Dawson v. Continental Insurance Company, The
ORDER granting 18 the Joint Motion to Stay Discovery Pending Ruling on Defendants Motion to Dismiss Doc. No. 18 is GRANTED. Discovery, including initial disclosures, is STAYED pending ruling on the Motion to Dismiss. It is further ORDERED that the Scheduling Conference set for April 10, 2014, is VACATED. The parties shall file a status report within ten days of the ruling on the Motion to Dismiss to advise if the Scheduling Conference should be reset, by Magistrate Judge Kathleen M. Tafoya on 3/24/2014.(evana, )
IN THE UNITED STATES DISTRICT COURT
FOR THE DISTRICT OF COLORADO
Magistrate Judge Kathleen M. Tafoya
Civil Action No. 13–cv–03511–PAB–KMT
THE CONTINENTAL INSURANCE COMPANY,
This matter is before the court on the “Joint Motion to Stay Discovery Pending Ruling on
Defendant’s Motion to Dismiss” (Doc. No. 18, filed March 19, 2014).
In his Complaint, Plaintiff alleges that Defendant unreasonably delayed payments under a
settlement entered into pursuant to the Longshore and Harbor Worker’s Compensation Act
(“LHWCA”) and its Defense Base Act Extension (“DBA”), and allegedly engaged in other acts
of bad faith. (Doc. No. 1.) Defendant has moved to dismiss on the bases that these claims are
preempted in their entirety by federal law. (Doc. No. 15.) The parties now move for a stay if
discovery pending ruling on the Motion to Dismiss.
Although the stay of proceedings in a case is generally disfavored, the court has
discretion to stay discovery while a dispositive motion is pending. See Wason Ranch Corp. v.
Hecla Mining Co., No. 07–cv–00267–EWN–MEH, 2007 WL 1655362, at *1 (D. Colo. June 6,
2007) (“A stay of all discovery is generally disfavored in this District.”) (citation omitted); String
Cheese Incident, LLC v. Stylus Shows, Inc., No. 1:02–cv–01934–LTB–PAC, 2006 WL 894955,
at *2 (D. Colo. Mar. 30, 2006) (finding that a thirty day stay of discovery was appropriate when
a motion to dismiss for lack of personal jurisdiction was pending); Nankivil v. Lockheed Martin
Corp., 216 F.R.D. 689, 692 (M.D.Fla.2003) (A stay may be appropriate if “resolution of a
preliminary motion may dispose of the entire action.”); 8 Charles Alan Wright, et al., Federal
Practice and Procedure § 2040, at 521–22 (2d ed. 1994) (“[W]hen one issue may be
determinative of a case, the court has discretion to stay discovery on other issues until the critical
issue has been decided.”); Vivid Techs., Inc. v. Am. Sci. & Eng’g, Inc., 200 F .3d 795, 804 (Fed.
Cir. 1999) (“When a particular issue may be dispositive, the court may stay discovery concerning
other issues until the critical issue is resolved.”); Gilbert v. Ferry, 401 F.3d 411, 415–16 (6th Cir.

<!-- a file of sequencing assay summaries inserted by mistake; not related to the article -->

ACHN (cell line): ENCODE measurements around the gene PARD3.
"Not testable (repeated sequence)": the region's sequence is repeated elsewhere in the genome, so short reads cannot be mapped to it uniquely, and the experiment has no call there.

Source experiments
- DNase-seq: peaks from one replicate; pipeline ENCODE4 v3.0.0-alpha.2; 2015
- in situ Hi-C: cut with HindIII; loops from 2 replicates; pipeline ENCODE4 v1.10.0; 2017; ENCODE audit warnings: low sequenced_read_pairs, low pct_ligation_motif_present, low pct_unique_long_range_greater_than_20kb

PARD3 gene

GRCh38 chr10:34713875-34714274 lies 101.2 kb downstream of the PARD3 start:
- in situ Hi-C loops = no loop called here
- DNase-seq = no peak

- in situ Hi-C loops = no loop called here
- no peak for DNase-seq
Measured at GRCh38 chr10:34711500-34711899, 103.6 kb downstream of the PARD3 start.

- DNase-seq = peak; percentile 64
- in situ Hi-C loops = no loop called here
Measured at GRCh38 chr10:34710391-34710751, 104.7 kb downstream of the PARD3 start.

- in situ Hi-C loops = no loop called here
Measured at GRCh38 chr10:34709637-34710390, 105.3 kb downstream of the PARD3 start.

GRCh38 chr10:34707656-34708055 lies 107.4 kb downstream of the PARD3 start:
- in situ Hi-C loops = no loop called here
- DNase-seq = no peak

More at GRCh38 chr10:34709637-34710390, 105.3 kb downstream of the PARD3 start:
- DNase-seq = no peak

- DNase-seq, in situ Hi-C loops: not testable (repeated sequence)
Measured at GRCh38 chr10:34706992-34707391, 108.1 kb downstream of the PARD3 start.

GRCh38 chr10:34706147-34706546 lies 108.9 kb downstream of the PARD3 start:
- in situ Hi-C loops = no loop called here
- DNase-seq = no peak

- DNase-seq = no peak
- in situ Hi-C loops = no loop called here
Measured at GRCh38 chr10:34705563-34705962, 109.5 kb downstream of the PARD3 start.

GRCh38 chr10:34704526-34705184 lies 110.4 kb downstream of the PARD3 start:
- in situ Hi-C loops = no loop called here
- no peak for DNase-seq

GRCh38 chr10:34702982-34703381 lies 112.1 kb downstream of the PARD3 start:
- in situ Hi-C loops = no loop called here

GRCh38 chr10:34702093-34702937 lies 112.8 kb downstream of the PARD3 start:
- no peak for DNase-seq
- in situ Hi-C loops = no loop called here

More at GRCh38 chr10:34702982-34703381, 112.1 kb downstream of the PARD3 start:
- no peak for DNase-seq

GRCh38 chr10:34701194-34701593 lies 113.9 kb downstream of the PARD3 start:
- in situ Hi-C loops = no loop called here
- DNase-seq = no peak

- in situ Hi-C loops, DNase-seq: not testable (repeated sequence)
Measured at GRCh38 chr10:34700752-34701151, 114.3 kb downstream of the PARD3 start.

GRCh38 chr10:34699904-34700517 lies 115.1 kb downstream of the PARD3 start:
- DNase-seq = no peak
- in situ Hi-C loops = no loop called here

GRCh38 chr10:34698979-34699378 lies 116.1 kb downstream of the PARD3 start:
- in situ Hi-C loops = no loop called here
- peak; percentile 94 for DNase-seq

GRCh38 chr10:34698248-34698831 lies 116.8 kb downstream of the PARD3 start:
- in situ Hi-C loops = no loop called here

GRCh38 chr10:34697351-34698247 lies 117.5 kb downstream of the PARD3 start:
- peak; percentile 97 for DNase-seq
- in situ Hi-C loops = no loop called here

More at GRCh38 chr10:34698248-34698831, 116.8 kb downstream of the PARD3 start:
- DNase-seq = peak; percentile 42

2005) (finding that ordering a stay of discovery is not an abuse of discretion when a defendant
has filed a motion to dismiss challenging the court's actual subject matter jurisdiction); Chavous
v. D.C. Fin. Responsibility & Mgmt. Assistance Auth., 201 F.R.D. 1, 2 (D.D.C. 2005) (“A stay of
discovery pending the determination of a dispositive motion is an eminently logical means to
prevent wasting the time and effort of all concerned, and to make the most efficient use of
judicial resources.”) (internal quotation omitted).
When exercising its discretion, the court considers the following factors: (1) the interest
of the plaintiff in proceeding expeditiously with discovery and the potential prejudice to the
plaintiff of a delay; (2) the burden on the defendants of proceeding with discovery; (3) the
convenience to the xourt of staying discovery; (4) the interests of nonparties in either staying or
proceeding with discovery; and (5) the public interest in either staying or proceeding with
discovery. String Cheese Incident, 2006 WL 894955, at *2 (citing FDIC v. Renda, No. 85–
2216–O, 1987 WL 348635, at *2 (D. Kan. Aug. 6, 1987)).
As to the first and second String Cheese factors, because both parties move for a stay of
discovery, there is no prejudice that will result from the stay. With regard to the third factor, it is
certainly more convenient for the Court to grant the stay of discovery until it is clear that the case
will proceed. See Chavous, 201 F.R.D. at 5 (Staying discovery pending decision on a dispositive
motion that would fully resolve the case “furthers the ends of economy and efficiency, since if
[the motion] is granted, there will be no need for [further proceedings].”). Here, the pending
motion to dismiss will resolve all issues if it is granted. Thus, the third factor weighs in favor of
granting a stay.
With regard to the fourth factor, no nonparties with significant particularized interests in
this case have been identified. The court therefore finds that absent any specific nonparty
interests that would be affected, the fourth factor neither weighs in favor of nor against granting
a stay. Finally, with regard to the fifth factor, the court finds that the public’s primary interest in
this case is a general interest in its efficient and just resolution. Avoiding wasteful efforts by the
court clearly serves this interest. Thus, the fifth factor weighs in favor of granting a stay.
Weighing the relevant factors, the court finds that a stay of proceedings is warranted in
light of the pending Motion to Dismiss.
Therefore, it is
ORDERED that the “Joint Motion to Stay Discovery Pending Ruling on Defendant’s
Motion to Dismiss” (Doc. No. 18) is GRANTED. Discovery, including initial disclosures, is
STAYED pending ruling on the Motion to Dismiss. It is further
ORDERED that the Scheduling Conference set for April 10, 2014, is VACATED. The
parties shall file a status report within ten days of the ruling on the Motion to Dismiss to advise if
the Scheduling Conference should be reset.
Dates this 24th day of March, 2014.
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